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Judiciary avoids further cuts

The judicial system appears to have escaped unscathed from the latest round of budget cuts announced today by Gov. Tim Kaine.

Kaine did not mention the court system in his remarks to the legislative money committees, and a quick check of the budget adjustments released at the time of the speech did not disclose any significant changes. The governor is trimming $2.9 billion from the state’s two-year, $78 billion budget.

Money for the waiver of caps on fees for court-appointed attorneys is still there, $4.2 million for 2009 and $6.2 million for 2010

Of course judicial department employees, with the possible exception of some judges, got the same lump of coal delivered to all state employees – no pay raises before July 2010.

Judges are the only state employees protected by the state constitution from the elimination of a pay increase approved earlier this year by the General Assembly, but Chief Justice Leroy Rountree Hassell Sr. has said he will forgo his raise and left it up to other state judges as to whether they will do likewise.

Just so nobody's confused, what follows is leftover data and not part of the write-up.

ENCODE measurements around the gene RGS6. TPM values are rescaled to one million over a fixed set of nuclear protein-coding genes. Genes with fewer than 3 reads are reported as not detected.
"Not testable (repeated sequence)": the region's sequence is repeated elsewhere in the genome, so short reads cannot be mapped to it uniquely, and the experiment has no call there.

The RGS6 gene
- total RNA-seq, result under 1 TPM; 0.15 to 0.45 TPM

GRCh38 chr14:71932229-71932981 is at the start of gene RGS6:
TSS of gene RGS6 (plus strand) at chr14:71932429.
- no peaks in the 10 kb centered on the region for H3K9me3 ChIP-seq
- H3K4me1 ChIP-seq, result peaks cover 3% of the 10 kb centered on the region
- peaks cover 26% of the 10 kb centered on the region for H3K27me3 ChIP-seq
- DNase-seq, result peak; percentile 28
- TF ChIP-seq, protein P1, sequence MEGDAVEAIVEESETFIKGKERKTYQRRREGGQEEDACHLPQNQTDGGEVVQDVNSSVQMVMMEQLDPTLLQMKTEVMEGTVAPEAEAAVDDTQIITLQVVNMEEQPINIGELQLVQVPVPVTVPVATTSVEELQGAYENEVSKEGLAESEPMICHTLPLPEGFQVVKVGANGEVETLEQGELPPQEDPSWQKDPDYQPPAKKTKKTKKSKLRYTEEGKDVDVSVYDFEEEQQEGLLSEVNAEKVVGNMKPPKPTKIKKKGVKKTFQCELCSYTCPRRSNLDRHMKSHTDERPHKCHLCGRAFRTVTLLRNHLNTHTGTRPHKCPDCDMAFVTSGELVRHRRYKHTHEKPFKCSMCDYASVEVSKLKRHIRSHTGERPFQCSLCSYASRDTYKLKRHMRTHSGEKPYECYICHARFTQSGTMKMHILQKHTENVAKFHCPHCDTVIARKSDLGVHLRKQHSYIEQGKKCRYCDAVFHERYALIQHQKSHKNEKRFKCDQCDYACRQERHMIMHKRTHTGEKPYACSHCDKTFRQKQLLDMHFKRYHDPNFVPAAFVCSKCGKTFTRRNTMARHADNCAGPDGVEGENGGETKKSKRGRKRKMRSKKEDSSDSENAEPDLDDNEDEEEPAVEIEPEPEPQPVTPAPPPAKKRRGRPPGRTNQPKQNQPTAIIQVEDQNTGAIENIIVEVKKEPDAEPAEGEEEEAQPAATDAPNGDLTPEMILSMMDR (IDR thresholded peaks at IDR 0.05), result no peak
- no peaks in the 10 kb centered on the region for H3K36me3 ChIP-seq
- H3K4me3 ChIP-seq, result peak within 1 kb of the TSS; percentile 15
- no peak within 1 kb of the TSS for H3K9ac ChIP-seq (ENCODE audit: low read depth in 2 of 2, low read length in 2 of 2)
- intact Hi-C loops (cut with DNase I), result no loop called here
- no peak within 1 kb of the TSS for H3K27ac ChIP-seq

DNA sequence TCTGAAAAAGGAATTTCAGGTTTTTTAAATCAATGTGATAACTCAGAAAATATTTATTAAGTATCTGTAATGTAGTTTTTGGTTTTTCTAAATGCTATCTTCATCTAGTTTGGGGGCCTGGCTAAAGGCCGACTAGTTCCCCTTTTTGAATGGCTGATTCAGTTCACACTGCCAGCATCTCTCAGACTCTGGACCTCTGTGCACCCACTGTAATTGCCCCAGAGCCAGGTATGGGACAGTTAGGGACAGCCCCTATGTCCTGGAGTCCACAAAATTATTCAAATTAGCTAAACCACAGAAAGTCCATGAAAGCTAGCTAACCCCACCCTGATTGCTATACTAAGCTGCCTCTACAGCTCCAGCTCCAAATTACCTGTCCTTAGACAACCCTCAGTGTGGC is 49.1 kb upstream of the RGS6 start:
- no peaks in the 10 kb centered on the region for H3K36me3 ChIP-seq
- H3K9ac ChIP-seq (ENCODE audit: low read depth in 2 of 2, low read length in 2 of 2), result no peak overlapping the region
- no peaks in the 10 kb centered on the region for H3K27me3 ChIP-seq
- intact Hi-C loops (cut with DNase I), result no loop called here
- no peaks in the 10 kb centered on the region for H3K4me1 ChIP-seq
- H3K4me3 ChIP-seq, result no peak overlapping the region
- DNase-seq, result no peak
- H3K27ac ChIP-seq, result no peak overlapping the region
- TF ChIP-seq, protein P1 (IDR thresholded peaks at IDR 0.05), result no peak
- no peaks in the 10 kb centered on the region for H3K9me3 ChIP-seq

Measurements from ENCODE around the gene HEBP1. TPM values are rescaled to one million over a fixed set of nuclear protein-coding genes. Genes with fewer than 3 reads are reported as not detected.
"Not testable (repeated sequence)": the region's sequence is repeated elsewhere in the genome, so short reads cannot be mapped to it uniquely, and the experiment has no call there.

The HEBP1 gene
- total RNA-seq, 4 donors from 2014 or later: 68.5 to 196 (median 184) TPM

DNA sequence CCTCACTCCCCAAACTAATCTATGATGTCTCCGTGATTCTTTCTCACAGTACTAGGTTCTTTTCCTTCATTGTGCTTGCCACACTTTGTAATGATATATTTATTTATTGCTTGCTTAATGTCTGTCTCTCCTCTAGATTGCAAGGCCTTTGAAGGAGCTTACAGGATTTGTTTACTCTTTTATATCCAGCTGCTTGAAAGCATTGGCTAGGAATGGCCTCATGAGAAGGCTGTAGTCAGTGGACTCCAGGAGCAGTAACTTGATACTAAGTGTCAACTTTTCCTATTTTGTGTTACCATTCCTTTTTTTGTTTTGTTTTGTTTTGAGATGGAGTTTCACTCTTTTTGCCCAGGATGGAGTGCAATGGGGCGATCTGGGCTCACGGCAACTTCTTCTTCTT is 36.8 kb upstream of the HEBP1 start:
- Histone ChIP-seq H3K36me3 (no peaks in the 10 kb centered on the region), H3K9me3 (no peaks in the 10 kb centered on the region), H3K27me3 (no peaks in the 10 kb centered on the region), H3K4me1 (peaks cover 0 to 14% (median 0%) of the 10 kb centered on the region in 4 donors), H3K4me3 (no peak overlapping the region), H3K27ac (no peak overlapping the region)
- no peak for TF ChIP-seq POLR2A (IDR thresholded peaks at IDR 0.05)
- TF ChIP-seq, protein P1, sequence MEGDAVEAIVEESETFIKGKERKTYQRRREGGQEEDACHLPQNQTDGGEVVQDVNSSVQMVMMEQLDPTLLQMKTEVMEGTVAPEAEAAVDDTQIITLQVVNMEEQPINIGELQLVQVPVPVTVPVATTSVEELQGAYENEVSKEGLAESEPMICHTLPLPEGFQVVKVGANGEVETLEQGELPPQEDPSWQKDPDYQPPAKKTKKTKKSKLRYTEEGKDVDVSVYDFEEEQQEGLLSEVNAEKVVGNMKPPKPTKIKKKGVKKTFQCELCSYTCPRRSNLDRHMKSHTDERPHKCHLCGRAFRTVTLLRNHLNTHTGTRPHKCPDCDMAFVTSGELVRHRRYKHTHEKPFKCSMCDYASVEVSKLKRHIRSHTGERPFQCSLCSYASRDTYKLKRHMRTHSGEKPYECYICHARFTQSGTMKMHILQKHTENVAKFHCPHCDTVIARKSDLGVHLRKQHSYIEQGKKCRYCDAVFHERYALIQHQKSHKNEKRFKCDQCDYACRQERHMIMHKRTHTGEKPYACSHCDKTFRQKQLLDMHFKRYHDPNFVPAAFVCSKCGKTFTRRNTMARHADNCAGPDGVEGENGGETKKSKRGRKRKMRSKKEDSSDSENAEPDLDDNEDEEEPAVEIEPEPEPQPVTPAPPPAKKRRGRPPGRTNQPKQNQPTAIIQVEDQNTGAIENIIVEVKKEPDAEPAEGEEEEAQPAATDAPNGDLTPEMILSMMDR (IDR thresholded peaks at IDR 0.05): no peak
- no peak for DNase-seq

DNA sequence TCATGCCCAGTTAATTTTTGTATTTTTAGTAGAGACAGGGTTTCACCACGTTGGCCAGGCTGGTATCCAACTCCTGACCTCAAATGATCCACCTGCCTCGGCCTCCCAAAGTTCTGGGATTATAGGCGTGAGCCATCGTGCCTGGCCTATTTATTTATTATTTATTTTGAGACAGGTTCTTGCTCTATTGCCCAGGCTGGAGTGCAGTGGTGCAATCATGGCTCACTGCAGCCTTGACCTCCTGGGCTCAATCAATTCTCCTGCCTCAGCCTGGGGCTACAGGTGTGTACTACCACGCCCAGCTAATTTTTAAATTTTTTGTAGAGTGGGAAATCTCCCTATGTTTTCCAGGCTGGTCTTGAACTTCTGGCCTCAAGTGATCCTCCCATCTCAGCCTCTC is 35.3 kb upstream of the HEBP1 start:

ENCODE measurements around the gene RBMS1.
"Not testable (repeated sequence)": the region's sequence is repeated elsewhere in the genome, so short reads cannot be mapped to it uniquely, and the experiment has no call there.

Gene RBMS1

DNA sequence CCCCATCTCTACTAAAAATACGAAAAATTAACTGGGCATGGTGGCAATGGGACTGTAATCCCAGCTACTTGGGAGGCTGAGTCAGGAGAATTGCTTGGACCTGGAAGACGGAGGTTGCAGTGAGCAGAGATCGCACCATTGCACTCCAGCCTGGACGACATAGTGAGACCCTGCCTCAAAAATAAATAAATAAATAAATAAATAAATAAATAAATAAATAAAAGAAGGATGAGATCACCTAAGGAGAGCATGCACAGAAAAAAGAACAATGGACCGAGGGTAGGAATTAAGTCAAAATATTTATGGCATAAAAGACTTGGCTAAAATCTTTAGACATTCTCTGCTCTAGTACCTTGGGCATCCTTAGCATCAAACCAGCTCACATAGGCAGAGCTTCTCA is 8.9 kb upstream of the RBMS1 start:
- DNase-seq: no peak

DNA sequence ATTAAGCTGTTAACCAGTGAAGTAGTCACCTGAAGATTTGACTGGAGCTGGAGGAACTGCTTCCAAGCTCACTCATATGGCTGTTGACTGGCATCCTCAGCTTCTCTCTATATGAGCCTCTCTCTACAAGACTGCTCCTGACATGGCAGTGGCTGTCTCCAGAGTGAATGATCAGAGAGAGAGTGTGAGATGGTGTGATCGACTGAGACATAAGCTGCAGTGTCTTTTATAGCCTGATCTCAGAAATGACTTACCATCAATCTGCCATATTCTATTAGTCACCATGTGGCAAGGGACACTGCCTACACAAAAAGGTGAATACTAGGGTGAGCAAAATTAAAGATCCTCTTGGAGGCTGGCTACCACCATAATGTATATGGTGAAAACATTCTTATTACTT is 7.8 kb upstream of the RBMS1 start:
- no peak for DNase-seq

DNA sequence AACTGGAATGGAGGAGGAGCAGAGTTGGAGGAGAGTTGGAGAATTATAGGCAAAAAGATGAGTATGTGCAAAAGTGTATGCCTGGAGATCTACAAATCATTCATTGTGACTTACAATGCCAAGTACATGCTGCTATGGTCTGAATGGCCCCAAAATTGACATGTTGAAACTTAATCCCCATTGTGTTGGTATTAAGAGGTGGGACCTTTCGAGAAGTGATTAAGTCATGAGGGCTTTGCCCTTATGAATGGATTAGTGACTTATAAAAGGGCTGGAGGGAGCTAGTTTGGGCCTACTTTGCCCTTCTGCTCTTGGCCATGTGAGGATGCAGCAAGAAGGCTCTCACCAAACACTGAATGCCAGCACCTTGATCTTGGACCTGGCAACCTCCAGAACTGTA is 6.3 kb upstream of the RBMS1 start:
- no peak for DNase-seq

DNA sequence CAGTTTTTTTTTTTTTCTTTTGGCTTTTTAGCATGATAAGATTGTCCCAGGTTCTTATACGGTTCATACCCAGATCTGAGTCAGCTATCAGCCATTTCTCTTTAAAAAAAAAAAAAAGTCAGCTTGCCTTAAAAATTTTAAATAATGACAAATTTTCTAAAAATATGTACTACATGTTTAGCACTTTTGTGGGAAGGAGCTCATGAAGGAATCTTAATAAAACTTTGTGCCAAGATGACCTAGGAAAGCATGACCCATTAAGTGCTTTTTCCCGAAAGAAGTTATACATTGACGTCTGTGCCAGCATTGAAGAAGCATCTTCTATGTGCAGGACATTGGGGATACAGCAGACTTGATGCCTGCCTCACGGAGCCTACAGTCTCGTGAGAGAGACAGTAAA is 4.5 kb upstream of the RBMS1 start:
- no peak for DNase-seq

A court spokeswoman said many state judges haven’t decided what to do yet. They have the option of taking the raise, forgoing it or taking it and paying it back, which enhances their retirement package if they plan to leave in the next couple of years.

Hassell had agreed earlier to a $2 million reduction in the 2009 budget and to an additional $3 million for 2010. Those reductions included the elimination of three full-time equivalent positions, fewer judicial conferences and less employee training, and the elimination of annual and sick leave balance payments to retiring and resigning district judges.

Moreover, the court system isn’t asking for the creation of 16 judgeships that caseload statistics indicate have been needed for at least three years. Nor is it pushing to create the 300-plus clerical positions that studies have shown are needed in district courts.

By Alan Cooper

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